3 Ways to Survive Distance Learning 2020
If you are like me and had children at home trying to do their school work in Spring 2020 online, then you know how unprepared we were for this scenario. Parents were literally academic teachers.
I work full-time outside of the home for at least 9 months, the perks of working in the K-12 school system. So the paradigm shift was abrupt and real. Come to find out, my child was picking and choosing what she completed because there was no accountability.
Fast forward Fall 2020, again, will begin with online distance learning. Well, this time we hope to be better prepared. This time around, assignments will be collected and counted towards grades.
Let's get you these 3 valuable tips for surviving distance learning at home:
1. Set up a designated space/area. My daughter tried to pull the "I'm gonna do my work in my room." card. I immediately redirected that idea. She gets super distracted. If your child is easily distracted or procrastinates, it will be a better idea to clear off an area in the main space such as the dining room table or desk so that the computer and your child is in clear view. Even if your busy doing your own work, at least they are on guard that "My mom can see my computer." For younger children, especially, this is a crucial step. If they are surrounded by toys, tablets, or cartoons blarring, they will be less likely to focus on their school work. Avoid the power struggle by preventing the temptation. Limit as many distractions as possible.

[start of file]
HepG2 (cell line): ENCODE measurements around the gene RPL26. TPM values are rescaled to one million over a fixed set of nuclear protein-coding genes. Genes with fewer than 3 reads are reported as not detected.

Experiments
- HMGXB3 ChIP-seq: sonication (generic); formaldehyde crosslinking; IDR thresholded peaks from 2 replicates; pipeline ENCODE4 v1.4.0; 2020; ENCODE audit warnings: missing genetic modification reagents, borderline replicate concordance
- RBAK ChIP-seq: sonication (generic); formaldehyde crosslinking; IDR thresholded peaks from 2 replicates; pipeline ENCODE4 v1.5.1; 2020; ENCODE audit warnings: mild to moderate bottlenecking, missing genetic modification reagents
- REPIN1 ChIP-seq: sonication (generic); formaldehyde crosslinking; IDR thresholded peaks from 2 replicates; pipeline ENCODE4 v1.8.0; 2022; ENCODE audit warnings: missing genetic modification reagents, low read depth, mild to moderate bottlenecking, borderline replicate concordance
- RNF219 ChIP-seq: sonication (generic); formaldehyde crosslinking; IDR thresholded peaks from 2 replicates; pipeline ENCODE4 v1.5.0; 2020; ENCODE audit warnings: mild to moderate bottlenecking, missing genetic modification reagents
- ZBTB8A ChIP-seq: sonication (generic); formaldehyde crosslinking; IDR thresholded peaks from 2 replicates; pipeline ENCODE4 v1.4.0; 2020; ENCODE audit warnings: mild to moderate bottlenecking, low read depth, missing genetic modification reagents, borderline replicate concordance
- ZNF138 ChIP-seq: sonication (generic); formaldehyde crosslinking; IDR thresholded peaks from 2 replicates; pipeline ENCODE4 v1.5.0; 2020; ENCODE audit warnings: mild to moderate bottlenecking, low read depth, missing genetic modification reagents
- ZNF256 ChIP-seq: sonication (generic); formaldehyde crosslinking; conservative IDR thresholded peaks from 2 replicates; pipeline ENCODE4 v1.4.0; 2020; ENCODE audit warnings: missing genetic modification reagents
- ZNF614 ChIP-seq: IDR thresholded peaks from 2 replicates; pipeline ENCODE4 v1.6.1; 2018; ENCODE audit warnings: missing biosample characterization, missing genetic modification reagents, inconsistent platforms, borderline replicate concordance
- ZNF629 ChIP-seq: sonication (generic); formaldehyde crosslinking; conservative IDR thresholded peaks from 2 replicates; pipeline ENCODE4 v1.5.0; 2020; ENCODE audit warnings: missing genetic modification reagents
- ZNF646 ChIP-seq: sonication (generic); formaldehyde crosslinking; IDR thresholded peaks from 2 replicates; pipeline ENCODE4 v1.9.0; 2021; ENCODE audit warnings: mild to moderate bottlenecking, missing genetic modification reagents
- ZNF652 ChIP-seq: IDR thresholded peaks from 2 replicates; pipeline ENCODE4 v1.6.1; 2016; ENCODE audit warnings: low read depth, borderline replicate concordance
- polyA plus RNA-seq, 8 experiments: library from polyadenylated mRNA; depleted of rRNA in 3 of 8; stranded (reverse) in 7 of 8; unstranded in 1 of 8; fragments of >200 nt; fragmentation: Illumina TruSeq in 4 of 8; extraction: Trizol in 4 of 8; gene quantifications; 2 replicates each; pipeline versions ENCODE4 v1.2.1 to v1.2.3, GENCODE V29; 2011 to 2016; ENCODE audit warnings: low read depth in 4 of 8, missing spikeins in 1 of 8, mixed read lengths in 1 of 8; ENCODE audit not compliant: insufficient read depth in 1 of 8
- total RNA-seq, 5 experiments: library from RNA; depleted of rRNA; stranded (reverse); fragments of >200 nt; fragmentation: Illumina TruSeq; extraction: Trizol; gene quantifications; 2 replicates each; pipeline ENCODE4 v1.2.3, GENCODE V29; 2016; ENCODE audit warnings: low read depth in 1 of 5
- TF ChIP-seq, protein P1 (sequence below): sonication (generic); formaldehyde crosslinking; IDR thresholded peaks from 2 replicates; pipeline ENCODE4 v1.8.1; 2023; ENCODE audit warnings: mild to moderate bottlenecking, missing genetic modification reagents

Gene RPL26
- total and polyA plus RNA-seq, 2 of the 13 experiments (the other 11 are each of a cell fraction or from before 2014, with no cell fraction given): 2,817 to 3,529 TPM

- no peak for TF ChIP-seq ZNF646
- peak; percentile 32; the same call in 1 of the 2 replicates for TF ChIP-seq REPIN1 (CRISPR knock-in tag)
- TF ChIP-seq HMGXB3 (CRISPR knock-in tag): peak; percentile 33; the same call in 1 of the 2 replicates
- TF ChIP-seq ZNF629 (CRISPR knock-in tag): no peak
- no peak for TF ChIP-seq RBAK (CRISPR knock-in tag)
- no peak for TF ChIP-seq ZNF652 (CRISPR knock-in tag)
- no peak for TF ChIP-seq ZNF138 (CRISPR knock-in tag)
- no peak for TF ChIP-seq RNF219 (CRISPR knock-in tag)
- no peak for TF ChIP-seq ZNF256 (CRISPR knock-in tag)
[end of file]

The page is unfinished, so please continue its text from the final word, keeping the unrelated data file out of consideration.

2. Provide routine and structure during the day. Make a clear distinction that it is a school day by getting the children up at the same time during school days. If your child(ren) have a virtual class with their teacher, note the time visually on a calendar or fridge. Set up a visual schedule for each child in your home. You will thank us later. It keeps you on track, and will help your child learn some sense of responsibility. Also, make sure they are getting some movement breaks in-between subjects. Much like school, it is unrealistic to expect them to solidly stay in one spot for 7 hours. Include that 20-30 minutes for lunch. Let that be a time they can do something completely different (after they eat). Set a timer so that it is clear when your child needs to return to the designated area a.k.a. "school".
3. Make the most of your down time. Once that school bell, timer, alarm, or whatever goes off for the day. Let the children loose and get in some "me time". Whether it be to listen to a favorite podcast, watch a ratchet video, meditate- anything but academic or work-related tasks. This is a Win-Win for you and the children. If they have more homework to do, don't sweat it right away. You both need a break. Set a clear time each evening of when you will return to the computer together (or if they are older, when the work will be checked by). This way, you can enjoy your break without pressure. "I have 20 minutes to watch the last episode of Real Housewives..." Be kind to yourself and your children with this step and RELAX. (Try our 3 minute body scan)
I'm sure there will be more survival tips to add to this list, but with all of the information coming our way, let's start here.